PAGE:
Macleay slows to a trickle
  |  First Published: September 2004

LAST MONTH’S weather was a shocker, with howling winds, huge seas and, even worse, no rainfall of any note.

Much of the North Coast is a dry as dust and few things would be more welcome right now than a decent downpour. Perhaps not a flood, a steady soaking with around 150mm over a week or so.

To give you some idea how little rainfall we’ve had, here are some interesting statistics regarding the flow of the mighty Macleay River. Last January the Macleay was running around 6470 million litres per day. In March, it was 5917ML per day, in April it was down to 470ML, 269ML in May and by June it was a paltry 181ML per day!

Basically, the river has stopped flowing and if the drought continues we may see a return of the extreme measures of the early ‘90s, when the Macleay was literally damned with river rocks at Belgrave Falls and the last trickles were siphoned by a convoy of trucks with water tanks.

They say, ‘drought on the land, drought on the water’ and this has rung true over the past few months. The usually very productive Winter fishery of bass, bream, blackfish and mulloway slowed to an absolute trickle by usual standards.

Wise anglers have been heading up-river following the bait and returning home with reasonable catches. It’s interesting that the water around Smithtown still has some colour and is holding good supplies of bait and reasonable numbers of bream, flathead and school jewfish.

From the river mouth virtually all the way to Smithtown, the water is nearly gin-clear and most fish within these bounds are playing hardball, biting freely only at night.

Just a few kilometres above Smithtown the water loses it remnant colour and runs clear as tap water again and, surprise, surprise, the fish are bloody hard to tempt – particularly with lures.

It’s difficult, frustrating fishing in the Macleay and anyone whose methods consistently pull good bags of fish during daylight hours is well worth investigating.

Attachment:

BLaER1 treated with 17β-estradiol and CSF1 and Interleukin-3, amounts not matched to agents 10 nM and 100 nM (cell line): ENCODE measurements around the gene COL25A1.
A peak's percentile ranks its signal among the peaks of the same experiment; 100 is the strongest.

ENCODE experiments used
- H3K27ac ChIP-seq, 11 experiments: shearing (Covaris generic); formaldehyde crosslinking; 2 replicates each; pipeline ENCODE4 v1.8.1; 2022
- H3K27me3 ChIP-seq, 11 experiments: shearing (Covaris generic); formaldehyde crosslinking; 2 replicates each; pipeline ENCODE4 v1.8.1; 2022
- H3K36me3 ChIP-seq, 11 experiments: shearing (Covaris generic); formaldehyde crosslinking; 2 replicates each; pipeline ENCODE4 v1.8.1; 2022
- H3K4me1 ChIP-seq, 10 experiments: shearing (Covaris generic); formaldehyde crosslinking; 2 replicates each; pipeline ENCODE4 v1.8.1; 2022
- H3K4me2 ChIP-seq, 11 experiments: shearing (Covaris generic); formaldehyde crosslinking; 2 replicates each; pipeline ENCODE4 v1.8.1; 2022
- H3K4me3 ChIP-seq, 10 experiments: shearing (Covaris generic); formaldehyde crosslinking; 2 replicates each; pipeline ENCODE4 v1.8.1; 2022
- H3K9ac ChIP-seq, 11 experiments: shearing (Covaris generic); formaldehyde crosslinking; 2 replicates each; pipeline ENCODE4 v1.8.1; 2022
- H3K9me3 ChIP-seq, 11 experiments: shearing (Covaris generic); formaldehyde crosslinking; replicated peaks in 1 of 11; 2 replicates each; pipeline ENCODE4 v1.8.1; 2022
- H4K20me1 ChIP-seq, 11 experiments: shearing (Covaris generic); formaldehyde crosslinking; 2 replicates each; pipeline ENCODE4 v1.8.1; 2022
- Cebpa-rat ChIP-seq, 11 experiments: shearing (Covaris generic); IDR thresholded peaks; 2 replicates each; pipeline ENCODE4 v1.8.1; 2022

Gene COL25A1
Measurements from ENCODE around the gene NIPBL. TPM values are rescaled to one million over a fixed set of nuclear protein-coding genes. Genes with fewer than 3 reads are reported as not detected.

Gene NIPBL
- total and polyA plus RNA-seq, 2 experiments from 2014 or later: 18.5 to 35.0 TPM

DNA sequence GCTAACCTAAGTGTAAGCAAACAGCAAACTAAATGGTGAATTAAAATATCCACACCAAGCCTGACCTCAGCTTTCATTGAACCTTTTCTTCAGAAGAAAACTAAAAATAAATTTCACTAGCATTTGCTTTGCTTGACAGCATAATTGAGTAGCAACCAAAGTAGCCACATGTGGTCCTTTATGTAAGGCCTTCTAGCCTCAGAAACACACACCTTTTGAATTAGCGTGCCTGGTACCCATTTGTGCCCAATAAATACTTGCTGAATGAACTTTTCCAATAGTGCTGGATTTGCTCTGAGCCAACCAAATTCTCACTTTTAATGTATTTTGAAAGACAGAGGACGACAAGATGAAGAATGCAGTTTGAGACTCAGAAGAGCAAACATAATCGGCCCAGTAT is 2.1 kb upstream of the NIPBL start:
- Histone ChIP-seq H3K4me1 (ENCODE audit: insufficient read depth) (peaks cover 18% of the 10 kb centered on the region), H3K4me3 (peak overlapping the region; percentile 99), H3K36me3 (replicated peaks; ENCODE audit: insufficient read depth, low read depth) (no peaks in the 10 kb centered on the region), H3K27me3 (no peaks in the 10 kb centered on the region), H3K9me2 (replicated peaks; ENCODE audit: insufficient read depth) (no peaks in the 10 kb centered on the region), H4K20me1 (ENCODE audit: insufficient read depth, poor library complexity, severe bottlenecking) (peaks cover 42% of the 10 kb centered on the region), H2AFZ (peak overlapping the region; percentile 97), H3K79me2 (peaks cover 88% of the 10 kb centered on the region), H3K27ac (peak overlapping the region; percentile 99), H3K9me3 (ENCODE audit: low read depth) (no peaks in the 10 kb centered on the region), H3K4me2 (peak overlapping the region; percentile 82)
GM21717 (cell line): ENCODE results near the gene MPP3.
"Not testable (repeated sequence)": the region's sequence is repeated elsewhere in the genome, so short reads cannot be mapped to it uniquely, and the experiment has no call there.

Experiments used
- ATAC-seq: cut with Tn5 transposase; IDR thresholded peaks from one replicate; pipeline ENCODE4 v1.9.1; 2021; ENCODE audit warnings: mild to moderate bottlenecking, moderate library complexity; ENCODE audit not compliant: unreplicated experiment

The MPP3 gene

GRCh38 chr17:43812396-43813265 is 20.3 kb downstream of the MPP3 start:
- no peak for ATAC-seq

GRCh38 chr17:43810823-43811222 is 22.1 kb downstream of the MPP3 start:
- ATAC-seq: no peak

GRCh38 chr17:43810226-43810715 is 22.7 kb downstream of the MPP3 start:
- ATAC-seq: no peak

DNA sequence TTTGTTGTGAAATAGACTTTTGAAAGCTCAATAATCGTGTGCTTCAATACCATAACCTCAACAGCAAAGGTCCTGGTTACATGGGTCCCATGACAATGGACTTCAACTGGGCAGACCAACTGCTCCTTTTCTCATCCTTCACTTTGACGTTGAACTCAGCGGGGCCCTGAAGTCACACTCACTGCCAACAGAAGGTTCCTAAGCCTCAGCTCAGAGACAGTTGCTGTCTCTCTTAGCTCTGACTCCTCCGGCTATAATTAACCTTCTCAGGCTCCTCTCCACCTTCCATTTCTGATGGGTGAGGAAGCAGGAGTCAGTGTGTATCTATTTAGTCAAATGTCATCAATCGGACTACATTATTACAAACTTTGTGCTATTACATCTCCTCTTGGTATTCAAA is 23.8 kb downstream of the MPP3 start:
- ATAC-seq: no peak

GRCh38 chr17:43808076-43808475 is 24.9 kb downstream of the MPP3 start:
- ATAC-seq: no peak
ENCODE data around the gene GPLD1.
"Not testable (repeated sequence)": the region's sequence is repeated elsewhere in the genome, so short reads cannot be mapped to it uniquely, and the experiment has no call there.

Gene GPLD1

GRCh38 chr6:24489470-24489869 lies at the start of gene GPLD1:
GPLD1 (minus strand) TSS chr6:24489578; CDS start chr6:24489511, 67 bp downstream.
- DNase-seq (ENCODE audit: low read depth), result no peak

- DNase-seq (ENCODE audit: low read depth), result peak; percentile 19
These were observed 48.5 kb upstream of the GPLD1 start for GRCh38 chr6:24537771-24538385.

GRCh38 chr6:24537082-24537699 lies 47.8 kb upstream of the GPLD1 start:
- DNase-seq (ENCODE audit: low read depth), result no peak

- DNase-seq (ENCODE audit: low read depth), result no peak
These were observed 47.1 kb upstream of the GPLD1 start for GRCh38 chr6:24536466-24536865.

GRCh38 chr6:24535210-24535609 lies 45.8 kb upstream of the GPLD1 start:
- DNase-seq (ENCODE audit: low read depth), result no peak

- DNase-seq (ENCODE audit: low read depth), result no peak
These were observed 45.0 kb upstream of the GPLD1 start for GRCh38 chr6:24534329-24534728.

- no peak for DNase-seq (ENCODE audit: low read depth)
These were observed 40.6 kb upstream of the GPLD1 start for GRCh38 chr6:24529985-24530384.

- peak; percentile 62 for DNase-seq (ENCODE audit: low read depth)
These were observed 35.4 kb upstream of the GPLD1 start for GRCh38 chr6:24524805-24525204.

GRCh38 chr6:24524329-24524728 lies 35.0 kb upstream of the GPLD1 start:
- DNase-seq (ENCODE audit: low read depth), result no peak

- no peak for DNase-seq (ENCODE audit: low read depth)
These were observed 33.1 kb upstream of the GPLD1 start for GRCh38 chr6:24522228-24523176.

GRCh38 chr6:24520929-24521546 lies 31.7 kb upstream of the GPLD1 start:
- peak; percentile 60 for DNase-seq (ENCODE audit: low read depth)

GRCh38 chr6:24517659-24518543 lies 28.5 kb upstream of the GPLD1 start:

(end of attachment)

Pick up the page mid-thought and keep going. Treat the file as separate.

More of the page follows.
Out to sea things are certainly better, with a decent run of tailor along the headlands keeping many inshore boat and rock anglers happy. Most prominent rocky outcrops have been housing good numbers of fish from 800g to 1.2kg with a sprinkling of bigger fish. The bigger fish are falling at sunrise or sunset so if you like your tailor with some size, hit the water early or late.

Those heading north in for reds are doing it a little tough but most days there are a few fish for the persistent. Last moon – particularly during the build-up to full – the snapper put in a pretty good show with fish up to 7.5kg coming in.


Most of the action seems heat up as the sun gets ready set. While I’m not the biggest fan of afternoon ocean fishing, mainly due to the flogging I get in my little tinnie, snapper definitely seem more keen to play as the sun fades away. As a mate once said to me, “At least with afternoon fishing you know when you’re going home.”

Down south at places like Fish Rock and Black Rock, kingfish still are fairly thin compared to normal. There are always a few residents to play with and you should find a few if you use live yellowtail close to the bottom. It’s a good idea to keep the measuring stick handy; it’s surprising how many kings are 59cm instead of the legal 60cm.

As for bigger kingfish, your guess is as good as mine. There simply hasn’t been any number of sizable fish for months. Late Winter is usually prime time for kings over 10kg but lately you’d be more than happy with a 5kg model. Hopefully, kingfish numbers and size will increase as weeks go by and we start to get a few of those 20kg to 30kg beasts as in the past seasons.

Many anglers have been heading wide, fishing the productive reefs on the 60-fathom line. In many ports it’s a long haul, anywhere up to 30km, but here it’s only a 12km run from Trial Bay. Most of the deep areas north and south are similar distances, so it’s not a drama as long as the weather behaves.

To fish the deeper reefs you’re basically looking at drifting with heavily weighted baits like squid or occy for kingfish, bar cod, snapper, pearl perch, etc.


While many anglers still use conventional monofilament out wide to good effect, it’s a very detached, labour-intensive method compared with using braided lines which can dramatically cut down on current drag and the weight to get the baits down.

Reduced lead and the super-sensitivity of braid, equates to amazing feel and sensitivity. If you haven’t tried braid for deep-water bottom-bashing, give it a go; I’m sure you’ll never use mono again out wide. An ideal choice would be 20lb Berkley Fireline – it’s thin as a hair and has a breaking strain around 32lb.

As I type these final sentences the TV weather map shows cloudless skies dominated by a slow-moving high-pressure system, ensuring virtually no chance of rain…

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